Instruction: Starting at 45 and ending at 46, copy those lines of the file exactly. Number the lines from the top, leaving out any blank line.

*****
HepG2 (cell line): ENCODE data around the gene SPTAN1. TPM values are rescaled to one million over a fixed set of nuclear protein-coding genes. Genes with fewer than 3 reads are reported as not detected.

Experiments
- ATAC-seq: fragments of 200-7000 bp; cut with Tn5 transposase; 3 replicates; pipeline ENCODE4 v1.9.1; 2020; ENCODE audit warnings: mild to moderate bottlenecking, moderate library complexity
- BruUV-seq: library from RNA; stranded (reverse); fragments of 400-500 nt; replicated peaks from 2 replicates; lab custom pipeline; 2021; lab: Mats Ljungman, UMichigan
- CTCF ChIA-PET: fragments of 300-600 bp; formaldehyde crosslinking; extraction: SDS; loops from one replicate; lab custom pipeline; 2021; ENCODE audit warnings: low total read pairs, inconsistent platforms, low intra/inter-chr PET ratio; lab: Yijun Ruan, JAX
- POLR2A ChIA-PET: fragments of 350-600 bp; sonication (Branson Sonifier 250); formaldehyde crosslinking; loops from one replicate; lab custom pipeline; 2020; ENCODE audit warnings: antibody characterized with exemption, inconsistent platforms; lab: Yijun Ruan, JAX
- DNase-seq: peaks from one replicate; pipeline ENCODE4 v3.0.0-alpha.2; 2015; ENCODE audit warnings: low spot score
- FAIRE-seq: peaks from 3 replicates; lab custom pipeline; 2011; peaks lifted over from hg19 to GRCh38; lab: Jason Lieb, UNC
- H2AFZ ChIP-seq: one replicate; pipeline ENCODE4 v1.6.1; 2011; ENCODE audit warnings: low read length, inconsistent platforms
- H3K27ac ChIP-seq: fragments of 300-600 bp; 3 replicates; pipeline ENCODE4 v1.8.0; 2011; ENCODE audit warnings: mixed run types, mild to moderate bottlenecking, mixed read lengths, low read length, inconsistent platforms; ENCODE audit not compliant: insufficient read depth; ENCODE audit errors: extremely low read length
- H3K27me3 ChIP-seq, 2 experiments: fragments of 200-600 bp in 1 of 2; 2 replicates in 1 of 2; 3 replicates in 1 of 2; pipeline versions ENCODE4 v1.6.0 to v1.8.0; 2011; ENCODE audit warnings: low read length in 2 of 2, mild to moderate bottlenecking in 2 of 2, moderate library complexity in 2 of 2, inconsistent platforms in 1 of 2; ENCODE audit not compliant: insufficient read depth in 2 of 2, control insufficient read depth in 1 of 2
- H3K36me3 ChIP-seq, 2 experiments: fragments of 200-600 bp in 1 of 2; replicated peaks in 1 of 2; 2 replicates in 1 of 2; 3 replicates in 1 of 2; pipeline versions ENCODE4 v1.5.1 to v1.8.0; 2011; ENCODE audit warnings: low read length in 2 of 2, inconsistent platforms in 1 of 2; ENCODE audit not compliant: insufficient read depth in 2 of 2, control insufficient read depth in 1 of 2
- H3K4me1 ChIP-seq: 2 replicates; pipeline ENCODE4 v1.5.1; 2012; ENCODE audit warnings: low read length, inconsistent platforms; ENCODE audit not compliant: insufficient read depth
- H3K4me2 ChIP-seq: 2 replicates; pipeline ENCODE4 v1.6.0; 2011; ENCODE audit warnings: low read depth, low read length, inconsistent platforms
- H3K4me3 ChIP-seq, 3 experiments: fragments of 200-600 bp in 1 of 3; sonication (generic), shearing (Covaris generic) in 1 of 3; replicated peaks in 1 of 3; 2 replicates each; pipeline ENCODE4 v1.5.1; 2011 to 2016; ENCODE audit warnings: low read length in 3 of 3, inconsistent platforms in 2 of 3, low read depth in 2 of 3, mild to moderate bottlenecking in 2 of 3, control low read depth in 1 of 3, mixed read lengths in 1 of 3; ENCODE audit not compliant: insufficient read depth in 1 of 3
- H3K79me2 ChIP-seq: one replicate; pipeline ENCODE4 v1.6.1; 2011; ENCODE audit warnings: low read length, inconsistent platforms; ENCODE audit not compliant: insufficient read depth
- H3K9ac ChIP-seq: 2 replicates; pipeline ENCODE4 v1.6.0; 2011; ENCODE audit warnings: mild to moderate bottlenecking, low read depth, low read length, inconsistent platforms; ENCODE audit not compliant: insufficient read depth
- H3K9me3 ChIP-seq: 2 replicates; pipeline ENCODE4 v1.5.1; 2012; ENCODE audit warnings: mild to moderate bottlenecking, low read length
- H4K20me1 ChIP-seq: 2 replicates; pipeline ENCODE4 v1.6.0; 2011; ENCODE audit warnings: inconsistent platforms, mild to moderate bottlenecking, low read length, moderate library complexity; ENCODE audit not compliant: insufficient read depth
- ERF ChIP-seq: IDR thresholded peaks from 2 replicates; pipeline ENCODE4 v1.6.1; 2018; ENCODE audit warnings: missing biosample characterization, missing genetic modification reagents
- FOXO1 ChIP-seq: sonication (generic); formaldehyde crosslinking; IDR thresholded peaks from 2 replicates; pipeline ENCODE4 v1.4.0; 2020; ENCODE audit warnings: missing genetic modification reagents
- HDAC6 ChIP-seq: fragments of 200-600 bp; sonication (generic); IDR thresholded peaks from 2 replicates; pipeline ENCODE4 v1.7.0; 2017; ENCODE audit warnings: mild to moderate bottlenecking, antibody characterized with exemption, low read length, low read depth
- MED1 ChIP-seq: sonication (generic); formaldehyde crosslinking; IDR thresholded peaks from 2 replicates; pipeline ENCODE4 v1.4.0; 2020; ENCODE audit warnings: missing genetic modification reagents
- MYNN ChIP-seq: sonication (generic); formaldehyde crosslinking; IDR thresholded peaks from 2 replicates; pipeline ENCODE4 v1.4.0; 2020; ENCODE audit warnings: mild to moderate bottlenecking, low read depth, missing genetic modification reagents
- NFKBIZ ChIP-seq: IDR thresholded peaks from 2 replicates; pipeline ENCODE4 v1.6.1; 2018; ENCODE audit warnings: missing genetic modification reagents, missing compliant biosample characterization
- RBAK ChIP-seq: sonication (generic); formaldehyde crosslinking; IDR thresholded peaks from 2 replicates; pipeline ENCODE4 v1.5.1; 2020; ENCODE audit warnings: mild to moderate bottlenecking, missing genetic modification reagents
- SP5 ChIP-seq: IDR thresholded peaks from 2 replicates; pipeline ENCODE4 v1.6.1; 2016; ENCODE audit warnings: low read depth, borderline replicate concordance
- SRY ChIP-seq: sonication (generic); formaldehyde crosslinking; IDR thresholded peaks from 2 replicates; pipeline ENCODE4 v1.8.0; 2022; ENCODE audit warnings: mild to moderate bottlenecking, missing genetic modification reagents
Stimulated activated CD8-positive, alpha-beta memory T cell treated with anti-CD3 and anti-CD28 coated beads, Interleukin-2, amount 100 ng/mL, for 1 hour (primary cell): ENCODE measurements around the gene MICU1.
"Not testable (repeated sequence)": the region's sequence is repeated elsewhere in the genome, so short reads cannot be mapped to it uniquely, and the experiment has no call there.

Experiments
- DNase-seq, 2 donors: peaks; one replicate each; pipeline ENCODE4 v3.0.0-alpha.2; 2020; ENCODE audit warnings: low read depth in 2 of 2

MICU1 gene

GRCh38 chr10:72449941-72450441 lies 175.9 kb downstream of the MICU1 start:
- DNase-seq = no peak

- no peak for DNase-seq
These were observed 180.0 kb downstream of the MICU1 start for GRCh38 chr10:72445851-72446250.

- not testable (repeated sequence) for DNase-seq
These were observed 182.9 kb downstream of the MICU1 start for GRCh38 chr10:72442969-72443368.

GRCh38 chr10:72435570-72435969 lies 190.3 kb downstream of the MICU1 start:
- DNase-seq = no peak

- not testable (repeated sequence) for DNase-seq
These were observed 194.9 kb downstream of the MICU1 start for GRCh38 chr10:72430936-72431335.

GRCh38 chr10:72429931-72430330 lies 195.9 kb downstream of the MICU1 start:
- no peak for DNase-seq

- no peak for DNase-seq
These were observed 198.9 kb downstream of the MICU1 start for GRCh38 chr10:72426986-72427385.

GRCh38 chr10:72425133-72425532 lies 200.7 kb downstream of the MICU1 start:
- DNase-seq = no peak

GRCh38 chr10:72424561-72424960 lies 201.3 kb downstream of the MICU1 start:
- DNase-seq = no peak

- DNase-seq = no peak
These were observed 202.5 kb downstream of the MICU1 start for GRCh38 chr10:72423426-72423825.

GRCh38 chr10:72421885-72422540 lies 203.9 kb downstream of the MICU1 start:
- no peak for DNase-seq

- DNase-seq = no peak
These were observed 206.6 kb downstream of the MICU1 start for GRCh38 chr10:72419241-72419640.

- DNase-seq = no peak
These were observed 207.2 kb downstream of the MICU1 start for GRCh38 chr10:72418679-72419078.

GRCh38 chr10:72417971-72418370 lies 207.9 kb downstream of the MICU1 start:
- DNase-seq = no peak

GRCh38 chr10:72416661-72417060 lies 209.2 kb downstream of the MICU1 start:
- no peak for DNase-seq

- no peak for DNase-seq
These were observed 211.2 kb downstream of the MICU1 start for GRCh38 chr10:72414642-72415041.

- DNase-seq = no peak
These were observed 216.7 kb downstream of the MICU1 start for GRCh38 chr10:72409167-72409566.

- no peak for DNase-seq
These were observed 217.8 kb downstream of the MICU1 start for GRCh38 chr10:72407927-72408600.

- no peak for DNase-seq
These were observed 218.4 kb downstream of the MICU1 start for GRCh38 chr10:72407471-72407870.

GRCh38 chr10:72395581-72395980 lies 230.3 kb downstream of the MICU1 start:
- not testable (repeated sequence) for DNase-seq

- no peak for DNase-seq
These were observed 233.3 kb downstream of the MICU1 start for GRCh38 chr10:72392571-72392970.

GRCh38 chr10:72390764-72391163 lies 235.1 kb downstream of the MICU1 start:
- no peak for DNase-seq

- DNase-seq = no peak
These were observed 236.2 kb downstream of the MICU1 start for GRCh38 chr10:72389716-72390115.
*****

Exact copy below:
- no peak for DNase-seq

- no peak for DNase-seq